Monday, April 4, 2011

Scotland Yard and the Case of the Shorted Tickets

My first experience with Scotland Yard was at a family get-together. My sister had found it at a garage sale after a friend of hers told her it was a great two-player game. While I'm not sure it fits this bill, and I'm not sure it was the best fit for my family, Scotland Yard is an enjoyable--albeit sometimes frustrating--way to pass an hour.

Scotland Yard is a simple, semi-cooperative game for two to six players. One player controls Mr. X, a criminal trying to elude capture by the Scotland Yard detectives. The other one to five players play as the Scotland Yard detectives trying to capture Mr. X. The board is a map of London, and each space on the board bears a number and tells what modes of public transit stop at that space.

This is an older version of the game, similar to the one I
have. You can see on this picture the numbered spaces.
What makes Scotland Yard interesting is the movement. All movement in Scotland Yard, for Mr. X and the detectives, takes place on public transit--either by taxi, bus, or underground. (Mr. X has an added mode of transport, the water taxi.) Each ride costs a ticket of the corresponding type. The detectives have a limited supply of tickets for each, and when a detective uses a ticket, he hands it to Mr. X to form Mr. X's ticket supply, essentially giving Mr. X unlimited tickets. Mr. X's moves are hidden, and he only places his pawn on the board after every three to five moves. He secretly records his moves on a sheet using the number on the space where he moves, and the only information he reveals to the detectives is the way he traveled to that space.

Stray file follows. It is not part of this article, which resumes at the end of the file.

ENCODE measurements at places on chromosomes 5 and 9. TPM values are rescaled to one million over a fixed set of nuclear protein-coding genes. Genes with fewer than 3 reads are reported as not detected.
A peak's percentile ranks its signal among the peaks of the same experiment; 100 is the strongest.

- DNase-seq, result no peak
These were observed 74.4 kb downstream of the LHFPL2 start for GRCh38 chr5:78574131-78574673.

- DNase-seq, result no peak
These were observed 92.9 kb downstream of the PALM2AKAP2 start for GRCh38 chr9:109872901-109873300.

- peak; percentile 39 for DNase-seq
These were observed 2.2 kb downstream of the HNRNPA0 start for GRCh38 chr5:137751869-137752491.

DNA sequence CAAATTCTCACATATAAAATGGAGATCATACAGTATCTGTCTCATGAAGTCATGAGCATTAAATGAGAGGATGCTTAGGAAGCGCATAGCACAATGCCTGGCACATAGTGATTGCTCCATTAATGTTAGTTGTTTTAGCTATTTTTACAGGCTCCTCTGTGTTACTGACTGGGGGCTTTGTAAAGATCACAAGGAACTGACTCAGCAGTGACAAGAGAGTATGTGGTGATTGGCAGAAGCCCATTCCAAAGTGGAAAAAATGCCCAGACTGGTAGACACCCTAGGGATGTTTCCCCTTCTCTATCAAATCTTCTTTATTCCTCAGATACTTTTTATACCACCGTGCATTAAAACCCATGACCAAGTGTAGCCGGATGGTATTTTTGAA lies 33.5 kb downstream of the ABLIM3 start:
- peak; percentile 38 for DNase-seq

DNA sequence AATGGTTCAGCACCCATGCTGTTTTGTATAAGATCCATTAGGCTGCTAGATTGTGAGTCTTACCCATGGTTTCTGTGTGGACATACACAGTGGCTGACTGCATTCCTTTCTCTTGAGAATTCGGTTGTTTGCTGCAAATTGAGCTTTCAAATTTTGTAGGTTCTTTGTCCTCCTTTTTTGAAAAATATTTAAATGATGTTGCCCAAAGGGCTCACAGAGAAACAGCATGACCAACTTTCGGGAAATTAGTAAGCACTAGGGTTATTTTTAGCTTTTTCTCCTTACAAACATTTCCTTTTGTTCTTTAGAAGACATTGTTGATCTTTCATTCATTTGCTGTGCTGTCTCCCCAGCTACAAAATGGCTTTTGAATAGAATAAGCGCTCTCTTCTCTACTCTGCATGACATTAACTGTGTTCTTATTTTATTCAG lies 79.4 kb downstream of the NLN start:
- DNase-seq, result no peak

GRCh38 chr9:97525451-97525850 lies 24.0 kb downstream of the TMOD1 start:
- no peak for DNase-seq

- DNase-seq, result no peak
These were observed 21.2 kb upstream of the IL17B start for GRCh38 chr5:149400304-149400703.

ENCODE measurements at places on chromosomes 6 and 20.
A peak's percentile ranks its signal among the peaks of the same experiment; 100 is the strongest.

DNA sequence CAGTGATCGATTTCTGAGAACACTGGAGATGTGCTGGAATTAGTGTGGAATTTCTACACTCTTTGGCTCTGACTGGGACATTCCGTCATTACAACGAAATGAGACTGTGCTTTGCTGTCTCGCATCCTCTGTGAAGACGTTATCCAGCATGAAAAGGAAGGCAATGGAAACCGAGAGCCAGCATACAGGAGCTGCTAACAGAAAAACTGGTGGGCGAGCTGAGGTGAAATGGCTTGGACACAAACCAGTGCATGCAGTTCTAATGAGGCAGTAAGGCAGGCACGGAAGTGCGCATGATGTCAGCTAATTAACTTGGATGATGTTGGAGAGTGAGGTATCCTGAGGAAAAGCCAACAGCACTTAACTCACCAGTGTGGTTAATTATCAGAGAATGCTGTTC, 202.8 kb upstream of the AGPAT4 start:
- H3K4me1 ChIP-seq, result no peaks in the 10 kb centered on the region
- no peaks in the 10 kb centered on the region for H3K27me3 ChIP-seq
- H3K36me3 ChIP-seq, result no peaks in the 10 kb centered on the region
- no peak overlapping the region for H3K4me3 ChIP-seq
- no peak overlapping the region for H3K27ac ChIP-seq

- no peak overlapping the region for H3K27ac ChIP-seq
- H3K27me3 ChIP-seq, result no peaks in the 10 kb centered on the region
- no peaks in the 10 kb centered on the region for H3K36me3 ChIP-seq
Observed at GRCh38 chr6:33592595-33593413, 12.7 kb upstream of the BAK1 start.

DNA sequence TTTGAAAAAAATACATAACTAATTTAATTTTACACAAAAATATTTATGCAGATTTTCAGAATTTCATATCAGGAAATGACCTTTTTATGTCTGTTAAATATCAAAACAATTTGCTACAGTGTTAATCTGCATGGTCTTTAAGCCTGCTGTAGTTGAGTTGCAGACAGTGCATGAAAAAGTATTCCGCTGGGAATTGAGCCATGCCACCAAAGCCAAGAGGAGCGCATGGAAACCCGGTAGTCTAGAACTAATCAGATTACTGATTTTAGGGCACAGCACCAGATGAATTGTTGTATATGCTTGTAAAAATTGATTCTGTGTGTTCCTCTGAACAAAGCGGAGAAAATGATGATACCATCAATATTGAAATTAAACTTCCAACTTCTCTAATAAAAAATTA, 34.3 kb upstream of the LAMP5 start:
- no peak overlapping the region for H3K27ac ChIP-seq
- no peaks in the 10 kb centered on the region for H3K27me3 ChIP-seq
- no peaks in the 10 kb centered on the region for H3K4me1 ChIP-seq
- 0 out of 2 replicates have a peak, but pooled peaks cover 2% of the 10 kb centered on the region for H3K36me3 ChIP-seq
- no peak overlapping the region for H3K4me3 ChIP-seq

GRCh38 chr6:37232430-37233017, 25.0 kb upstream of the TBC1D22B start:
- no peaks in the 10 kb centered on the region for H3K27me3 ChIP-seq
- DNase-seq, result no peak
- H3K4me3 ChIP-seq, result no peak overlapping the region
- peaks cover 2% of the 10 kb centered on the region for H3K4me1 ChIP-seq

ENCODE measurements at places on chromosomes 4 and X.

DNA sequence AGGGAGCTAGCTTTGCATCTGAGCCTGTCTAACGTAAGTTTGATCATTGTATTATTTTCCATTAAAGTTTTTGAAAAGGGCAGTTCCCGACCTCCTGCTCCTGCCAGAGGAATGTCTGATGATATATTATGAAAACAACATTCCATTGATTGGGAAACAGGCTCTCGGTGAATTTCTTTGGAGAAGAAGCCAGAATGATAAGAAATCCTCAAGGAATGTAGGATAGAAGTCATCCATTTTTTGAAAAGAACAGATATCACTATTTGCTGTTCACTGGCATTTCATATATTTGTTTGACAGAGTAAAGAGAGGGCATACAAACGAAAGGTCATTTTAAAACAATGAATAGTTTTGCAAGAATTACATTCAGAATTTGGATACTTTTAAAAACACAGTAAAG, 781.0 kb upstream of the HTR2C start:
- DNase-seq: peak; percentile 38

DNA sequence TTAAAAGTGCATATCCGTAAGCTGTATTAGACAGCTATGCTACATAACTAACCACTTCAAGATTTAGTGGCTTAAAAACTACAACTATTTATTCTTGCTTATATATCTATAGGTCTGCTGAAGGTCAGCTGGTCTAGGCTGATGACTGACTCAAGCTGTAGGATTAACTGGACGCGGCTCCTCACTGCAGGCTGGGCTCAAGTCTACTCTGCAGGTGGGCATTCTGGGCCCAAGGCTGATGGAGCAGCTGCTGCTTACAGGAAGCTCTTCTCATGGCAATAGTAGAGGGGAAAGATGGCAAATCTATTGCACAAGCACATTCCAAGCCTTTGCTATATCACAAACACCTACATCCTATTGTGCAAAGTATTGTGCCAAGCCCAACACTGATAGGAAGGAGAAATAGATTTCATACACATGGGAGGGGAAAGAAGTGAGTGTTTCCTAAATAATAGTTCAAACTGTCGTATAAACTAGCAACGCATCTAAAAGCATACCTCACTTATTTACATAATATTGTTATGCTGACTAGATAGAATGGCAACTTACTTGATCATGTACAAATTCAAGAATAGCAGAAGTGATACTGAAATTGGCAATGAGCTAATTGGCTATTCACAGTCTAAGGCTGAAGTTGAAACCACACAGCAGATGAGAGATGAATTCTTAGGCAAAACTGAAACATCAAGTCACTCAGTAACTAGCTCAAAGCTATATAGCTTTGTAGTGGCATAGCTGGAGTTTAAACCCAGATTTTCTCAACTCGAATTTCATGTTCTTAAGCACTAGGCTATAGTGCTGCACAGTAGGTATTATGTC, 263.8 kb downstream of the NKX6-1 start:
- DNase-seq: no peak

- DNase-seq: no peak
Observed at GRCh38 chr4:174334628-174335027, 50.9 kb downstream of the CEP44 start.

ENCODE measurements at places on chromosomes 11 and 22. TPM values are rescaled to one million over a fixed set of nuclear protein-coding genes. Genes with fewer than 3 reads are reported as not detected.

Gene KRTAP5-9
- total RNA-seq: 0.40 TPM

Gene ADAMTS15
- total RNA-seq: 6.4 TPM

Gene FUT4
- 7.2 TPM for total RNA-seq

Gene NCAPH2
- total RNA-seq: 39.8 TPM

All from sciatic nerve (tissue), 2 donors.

What I like about Scotland Yard is the amount of interactivity. Table talk is encouraged, and this is the most fun part of the game. The detectives are working together to try to nab Mr. X, and the game keeps up the tension the whole way through. I also like that the detectives have a shorted supply of tickets (that is, they cannot take whatever transport they want the whole game). This forces careful planning and budgeting of tickets early on, as Mr. X will most likely escape by taxi if the detectives are not careful. Playing as Mr. X has its own set of challenges. You try not to reveal where you are or show on your face when the detectives hit on your strategy. You also try not to celebrate when they completely miss the boat (or water taxi). I typically try to provide Mr. X with a pair of sunglasses; newer, fancier versions than my garage sale find now include a hat that says "Mr. X" on it (which is a nice touch, though I doubt Mr. X would advertise himself like that on London transit). I also like that Scotland Yard is simple--you can teach it in about five minutes--but the strategy is deeper than the initial simplicity of the gameplay. And because it is mostly cooperative, new players can join in and not be expected to have fully formed strategies at the start.